Profenusa pygmaea (Klug, 1816)

Profenusa pygmaea

A small black bodies insect with uniformly infuscated wings. The tegulae, tibiae and basal tarsal segments are yellowish-white. The tergites have a fine microreticulated, or alutaceous, surface sculpture visible at high magnification. Males are unknown.

Profenusa pygmaea larvae mine in the upper cell layers of oak leaves.

Jump to other Profenusa species

Size: 3 - 4mm

Status: Common

Distribution: England, Scotland, Wales, Ireland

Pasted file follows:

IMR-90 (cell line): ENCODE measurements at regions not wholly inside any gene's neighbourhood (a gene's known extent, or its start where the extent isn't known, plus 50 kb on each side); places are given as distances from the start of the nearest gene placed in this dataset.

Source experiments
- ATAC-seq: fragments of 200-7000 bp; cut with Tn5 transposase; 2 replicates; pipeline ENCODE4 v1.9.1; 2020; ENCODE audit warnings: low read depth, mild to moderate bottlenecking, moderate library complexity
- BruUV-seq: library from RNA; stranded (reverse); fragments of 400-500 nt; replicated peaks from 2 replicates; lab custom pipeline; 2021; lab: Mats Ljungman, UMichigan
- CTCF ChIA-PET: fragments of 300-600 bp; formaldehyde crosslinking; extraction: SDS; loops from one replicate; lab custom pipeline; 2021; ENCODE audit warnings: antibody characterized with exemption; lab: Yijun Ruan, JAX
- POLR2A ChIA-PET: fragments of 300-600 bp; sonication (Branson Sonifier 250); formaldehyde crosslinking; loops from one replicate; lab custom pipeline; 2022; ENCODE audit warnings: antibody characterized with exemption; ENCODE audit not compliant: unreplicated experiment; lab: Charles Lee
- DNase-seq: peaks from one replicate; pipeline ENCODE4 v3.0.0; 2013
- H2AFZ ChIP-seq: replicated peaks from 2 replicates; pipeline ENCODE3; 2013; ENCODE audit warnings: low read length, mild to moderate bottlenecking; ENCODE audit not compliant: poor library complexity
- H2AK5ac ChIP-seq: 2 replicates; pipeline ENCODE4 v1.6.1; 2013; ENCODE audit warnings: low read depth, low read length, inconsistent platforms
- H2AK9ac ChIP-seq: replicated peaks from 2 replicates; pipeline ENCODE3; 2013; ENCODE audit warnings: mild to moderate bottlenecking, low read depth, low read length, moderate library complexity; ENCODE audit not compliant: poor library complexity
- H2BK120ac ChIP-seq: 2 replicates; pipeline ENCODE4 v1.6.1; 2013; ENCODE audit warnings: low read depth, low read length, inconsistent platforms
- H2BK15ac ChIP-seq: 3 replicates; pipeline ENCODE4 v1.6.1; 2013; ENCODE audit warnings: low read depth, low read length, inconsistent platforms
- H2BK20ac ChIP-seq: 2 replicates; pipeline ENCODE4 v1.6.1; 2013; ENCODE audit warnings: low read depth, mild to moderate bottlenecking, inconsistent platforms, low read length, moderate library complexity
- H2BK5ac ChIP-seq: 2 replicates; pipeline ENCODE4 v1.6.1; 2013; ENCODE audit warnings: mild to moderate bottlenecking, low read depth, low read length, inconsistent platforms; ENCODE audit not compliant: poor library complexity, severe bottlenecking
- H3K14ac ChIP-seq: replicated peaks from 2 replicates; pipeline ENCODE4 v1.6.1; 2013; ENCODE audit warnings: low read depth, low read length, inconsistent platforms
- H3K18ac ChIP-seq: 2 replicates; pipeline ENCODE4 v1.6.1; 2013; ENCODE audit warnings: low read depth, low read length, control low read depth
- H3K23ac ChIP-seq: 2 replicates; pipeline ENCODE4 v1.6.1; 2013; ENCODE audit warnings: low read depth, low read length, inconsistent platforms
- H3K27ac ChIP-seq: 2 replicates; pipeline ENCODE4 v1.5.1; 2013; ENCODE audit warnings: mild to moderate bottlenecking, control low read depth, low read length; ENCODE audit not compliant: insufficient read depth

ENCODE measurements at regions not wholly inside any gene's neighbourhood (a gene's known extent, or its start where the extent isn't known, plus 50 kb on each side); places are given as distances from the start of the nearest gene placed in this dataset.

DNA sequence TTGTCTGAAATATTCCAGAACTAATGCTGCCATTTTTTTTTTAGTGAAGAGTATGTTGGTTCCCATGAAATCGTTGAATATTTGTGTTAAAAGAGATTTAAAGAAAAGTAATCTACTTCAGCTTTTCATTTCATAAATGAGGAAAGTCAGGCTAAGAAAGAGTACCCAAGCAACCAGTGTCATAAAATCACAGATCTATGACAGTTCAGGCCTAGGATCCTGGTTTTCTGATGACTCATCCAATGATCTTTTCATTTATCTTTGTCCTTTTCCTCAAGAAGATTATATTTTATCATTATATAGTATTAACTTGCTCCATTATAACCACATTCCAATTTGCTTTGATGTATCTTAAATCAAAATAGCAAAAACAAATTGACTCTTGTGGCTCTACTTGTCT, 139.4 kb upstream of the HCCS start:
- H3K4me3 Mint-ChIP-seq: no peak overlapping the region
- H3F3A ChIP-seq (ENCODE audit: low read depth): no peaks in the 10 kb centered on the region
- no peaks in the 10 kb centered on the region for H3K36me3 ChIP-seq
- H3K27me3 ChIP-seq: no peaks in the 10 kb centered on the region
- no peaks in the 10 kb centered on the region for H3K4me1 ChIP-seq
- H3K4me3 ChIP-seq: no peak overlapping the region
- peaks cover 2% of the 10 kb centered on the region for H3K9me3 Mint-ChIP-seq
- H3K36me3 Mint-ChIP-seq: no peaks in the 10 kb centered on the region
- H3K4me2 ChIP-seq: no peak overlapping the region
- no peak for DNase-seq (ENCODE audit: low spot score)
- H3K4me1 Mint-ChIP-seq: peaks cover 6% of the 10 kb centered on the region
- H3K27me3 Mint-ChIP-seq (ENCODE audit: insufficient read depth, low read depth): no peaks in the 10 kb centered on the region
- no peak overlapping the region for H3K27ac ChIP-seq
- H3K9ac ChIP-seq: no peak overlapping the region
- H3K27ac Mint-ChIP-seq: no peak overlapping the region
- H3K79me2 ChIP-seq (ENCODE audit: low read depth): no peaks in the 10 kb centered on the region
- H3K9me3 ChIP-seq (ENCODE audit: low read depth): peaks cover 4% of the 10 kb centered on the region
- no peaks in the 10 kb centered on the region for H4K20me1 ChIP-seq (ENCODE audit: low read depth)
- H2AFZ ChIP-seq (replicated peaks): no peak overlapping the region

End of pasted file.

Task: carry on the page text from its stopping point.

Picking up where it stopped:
Flight period: May to July

Plant associations: Quercus robur and Quercus petraea (pedunculate and sessile oaks)

References:

Benson, R.B., 1952. Handbooks for the Identification of British Insects. Hymenoptera, Symphyta, Vol 6, Section 2(a-c), Royal Entomological Society, London

Liston A, Knight G, Sheppard D, Broad G, Livermore L (2014) Checklist of British and Irish Hymenoptera - Sawflies, ‘Symphyta’. Biodiversity Data Journal 2: e1168. https://doi.org/10.3897/BDJ.2.e1168